Tuesday, May 17, 2016

"Don't give advice to a drowning person..".

I joined the The Caregivers Network when my mom was slowly dying from Alzheimer's. I still subscribe to their newsletter and I received this valuable and relatable piece the other day. "Don't give advice to a drowning person" was the title of a blog by Susan Macauley and said, in part, "It’s clear to me that a lot of the advice offered to dementia care partners is given by people who have never cared with/for someone who lives with dementia and/or who don’t appreciate the challenges care partners face. If they did, they wouldn’t make some of the suggestions they do."

Isn't this totally true of those of us who live with children and youth who engage in chronic conflict? If we even dare to risk telling the truth about the struggles we face we are so often told to take another course in early neglect & abuse because somehow the reason we can't manage our child is because we don't know enough neuroscience; or, to get counselling (whatever that means); or, to be more patient; or, ...or....or....yup, I still hear about other therapists giving suggestions about sticker charts and contracts.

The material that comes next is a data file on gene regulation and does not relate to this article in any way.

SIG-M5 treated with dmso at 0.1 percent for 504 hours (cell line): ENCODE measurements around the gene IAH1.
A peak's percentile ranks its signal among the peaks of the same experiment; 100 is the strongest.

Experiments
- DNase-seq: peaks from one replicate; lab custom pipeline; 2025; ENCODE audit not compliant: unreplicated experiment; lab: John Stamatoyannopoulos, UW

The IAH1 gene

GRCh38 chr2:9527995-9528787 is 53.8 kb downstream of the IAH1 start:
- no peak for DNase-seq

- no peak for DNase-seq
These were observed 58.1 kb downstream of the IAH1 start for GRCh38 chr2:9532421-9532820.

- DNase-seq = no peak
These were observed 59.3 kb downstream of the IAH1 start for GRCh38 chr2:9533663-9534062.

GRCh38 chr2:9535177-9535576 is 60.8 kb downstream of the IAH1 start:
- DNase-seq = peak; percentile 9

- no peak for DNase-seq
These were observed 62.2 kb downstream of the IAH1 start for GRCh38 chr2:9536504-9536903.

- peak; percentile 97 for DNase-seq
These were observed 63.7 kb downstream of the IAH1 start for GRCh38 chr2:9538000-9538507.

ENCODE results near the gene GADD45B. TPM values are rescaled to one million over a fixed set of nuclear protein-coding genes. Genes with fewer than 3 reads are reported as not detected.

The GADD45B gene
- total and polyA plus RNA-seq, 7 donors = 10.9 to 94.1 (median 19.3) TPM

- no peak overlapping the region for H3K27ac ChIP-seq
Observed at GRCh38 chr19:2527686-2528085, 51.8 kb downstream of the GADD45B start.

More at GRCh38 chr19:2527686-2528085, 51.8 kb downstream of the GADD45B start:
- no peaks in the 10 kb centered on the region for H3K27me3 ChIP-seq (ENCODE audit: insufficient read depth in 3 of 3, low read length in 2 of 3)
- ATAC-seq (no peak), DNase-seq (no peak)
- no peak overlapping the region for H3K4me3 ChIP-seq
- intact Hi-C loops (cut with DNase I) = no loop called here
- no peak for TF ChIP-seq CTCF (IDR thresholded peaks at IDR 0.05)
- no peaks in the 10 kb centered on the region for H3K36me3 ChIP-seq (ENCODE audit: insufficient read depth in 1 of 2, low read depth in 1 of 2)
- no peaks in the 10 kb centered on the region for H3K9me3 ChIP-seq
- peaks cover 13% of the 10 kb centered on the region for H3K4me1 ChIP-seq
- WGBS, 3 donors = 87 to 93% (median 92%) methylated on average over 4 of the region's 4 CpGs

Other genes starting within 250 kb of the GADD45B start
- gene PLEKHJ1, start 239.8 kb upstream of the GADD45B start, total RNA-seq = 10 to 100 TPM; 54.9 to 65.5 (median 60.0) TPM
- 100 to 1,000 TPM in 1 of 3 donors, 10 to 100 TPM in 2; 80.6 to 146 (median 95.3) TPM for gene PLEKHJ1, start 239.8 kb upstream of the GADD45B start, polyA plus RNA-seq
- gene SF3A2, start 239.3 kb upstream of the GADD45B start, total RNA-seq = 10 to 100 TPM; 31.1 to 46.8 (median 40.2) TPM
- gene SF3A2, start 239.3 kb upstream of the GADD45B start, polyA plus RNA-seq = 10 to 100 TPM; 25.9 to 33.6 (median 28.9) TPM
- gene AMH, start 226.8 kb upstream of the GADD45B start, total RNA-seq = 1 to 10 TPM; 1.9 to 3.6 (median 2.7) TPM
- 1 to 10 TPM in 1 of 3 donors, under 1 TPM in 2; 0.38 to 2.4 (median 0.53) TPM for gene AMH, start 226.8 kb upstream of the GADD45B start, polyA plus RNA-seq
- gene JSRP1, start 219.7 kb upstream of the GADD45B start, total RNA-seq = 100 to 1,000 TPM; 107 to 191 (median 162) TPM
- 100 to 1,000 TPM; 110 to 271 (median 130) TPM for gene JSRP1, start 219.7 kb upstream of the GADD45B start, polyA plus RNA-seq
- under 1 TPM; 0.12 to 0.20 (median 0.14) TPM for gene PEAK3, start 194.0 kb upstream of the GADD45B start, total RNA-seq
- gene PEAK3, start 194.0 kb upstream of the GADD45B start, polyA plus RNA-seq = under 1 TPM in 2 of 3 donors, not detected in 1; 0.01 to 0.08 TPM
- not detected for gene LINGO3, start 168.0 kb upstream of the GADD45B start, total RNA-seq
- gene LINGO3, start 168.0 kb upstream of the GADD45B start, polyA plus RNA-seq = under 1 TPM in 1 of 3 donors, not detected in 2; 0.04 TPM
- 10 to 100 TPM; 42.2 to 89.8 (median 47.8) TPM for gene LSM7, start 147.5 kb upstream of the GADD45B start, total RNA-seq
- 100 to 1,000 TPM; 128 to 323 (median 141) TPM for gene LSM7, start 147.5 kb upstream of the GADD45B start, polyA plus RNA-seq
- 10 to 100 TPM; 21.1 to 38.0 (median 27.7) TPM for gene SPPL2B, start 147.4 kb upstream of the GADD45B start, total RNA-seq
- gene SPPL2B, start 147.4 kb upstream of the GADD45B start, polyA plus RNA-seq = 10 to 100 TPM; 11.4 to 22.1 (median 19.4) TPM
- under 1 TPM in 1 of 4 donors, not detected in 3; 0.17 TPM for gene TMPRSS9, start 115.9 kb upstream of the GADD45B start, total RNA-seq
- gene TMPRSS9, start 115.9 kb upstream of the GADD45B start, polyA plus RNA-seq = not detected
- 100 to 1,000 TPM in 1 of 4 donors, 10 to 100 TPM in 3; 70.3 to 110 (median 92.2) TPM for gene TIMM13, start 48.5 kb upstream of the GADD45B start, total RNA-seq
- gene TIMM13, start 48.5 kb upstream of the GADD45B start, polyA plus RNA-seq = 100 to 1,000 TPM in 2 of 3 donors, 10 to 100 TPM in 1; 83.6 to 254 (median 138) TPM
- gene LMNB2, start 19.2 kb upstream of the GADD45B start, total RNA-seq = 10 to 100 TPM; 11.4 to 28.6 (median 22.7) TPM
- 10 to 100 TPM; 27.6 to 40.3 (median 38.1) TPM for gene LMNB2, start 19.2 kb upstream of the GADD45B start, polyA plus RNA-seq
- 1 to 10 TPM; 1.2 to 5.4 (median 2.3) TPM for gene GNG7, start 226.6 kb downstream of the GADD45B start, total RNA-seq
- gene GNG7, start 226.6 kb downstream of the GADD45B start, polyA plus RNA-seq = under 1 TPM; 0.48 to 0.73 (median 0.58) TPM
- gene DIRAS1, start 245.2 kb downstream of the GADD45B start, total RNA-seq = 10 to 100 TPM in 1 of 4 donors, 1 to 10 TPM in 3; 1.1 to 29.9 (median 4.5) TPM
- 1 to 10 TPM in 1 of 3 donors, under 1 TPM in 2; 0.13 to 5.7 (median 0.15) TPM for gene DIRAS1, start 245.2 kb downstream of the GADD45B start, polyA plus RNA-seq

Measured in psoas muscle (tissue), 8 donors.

We often feel like we're drowning  while we try to keep ourselves and our family afloat despite the crashing waves of our youth's rage that drag us back under time and again. If we say we that nothing is working then either the service providers give up on us because they know that if had only followed their brilliant instructions then everything would be peachy; or, in some locations, the child protection services charge on in. Rarely, so very rarely, do they ask us what we need. And even less often, is what we need provided. 

Many of you have mentioned that we need organized and appropriately trained respite and we need effective strategies for managing (not changing or resolving) rages. However, it isn't enough that we talk to each other about that - we need to saying this to the adoption industry as well. The people who have influence over the training of social workers and counsellors need to hear us. 

To that end, I invite you to start speaking up. Church? Adoption support group? Social workers meeting? Agency meetings? Parent panel at major conferences?  If you're attending a conference then don't be afraid to button down some of the speakers and tell them you need more help than another workshop on how to talk to teens, or another attachment workshop. You probably know more about this than most presenters because most of them aren't parents of children like ours so don't feel shy - speak up. Give witness to your reality! 

We don't need advice, we don't need support, we need action.

And, in the meantime - have your best day possible. Animated Blooming

No comments:

Post a Comment